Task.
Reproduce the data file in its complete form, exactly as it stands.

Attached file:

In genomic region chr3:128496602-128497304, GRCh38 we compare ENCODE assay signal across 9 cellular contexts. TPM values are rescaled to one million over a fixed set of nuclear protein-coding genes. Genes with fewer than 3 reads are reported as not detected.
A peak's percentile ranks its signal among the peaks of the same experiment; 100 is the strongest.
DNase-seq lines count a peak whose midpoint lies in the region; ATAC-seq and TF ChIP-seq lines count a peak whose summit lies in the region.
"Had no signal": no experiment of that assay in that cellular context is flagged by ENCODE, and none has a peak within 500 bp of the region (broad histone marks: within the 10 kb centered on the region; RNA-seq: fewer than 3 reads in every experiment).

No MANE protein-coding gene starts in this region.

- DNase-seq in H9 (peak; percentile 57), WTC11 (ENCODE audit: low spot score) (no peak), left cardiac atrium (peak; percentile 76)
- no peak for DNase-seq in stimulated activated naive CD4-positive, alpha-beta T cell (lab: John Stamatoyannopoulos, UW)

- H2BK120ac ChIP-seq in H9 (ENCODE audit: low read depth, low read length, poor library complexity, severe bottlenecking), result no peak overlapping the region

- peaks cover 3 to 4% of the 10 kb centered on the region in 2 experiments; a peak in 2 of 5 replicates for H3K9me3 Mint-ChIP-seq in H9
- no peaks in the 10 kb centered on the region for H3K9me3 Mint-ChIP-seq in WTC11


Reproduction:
In genomic region chr3:128496602-128497304, GRCh38 we compare ENCODE assay signal across 9 cellular contexts. TPM values are rescaled to one million over a fixed set of nuclear protein-coding genes. Genes with fewer than 3 reads are reported as not detected.
A peak's percentile ranks its signal among the peaks of the same experiment; 100 is the strongest.
DNase-seq lines count a peak whose midpoint lies in the region; ATAC-seq and TF ChIP-seq lines count a peak whose summit lies in the region.
"Had no signal": no experiment of that assay in that cellular context is flagged by ENCODE, and none has a peak within 500 bp of the region (broad histone marks: within the 10 kb centered on the region; RNA-seq: fewer than 3 reads in every experiment).

No MANE protein-coding gene starts in this region.

- DNase-seq in H9 (peak; percentile 57), WTC11 (ENCODE audit: low spot score) (no peak), left cardiac atrium (peak; percentile 76)
- no peak for DNase-seq in stimulated activated naive CD4-positive, alpha-beta T cell (lab: John Stamatoyannopoulos, UW)

- H2BK120ac ChIP-seq in H9 (ENCODE audit: low read depth, low read length, poor library complexity, severe bottlenecking), result no peak overlapping the region

- peaks cover 3 to 4% of the 10 kb centered on the region in 2 experiments; a peak in 2 of 5 replicates for H3K9me3 Mint-ChIP-seq in H9
- no peaks in the 10 kb centered on the region for H3K9me3 Mint-ChIP-seq in WTC11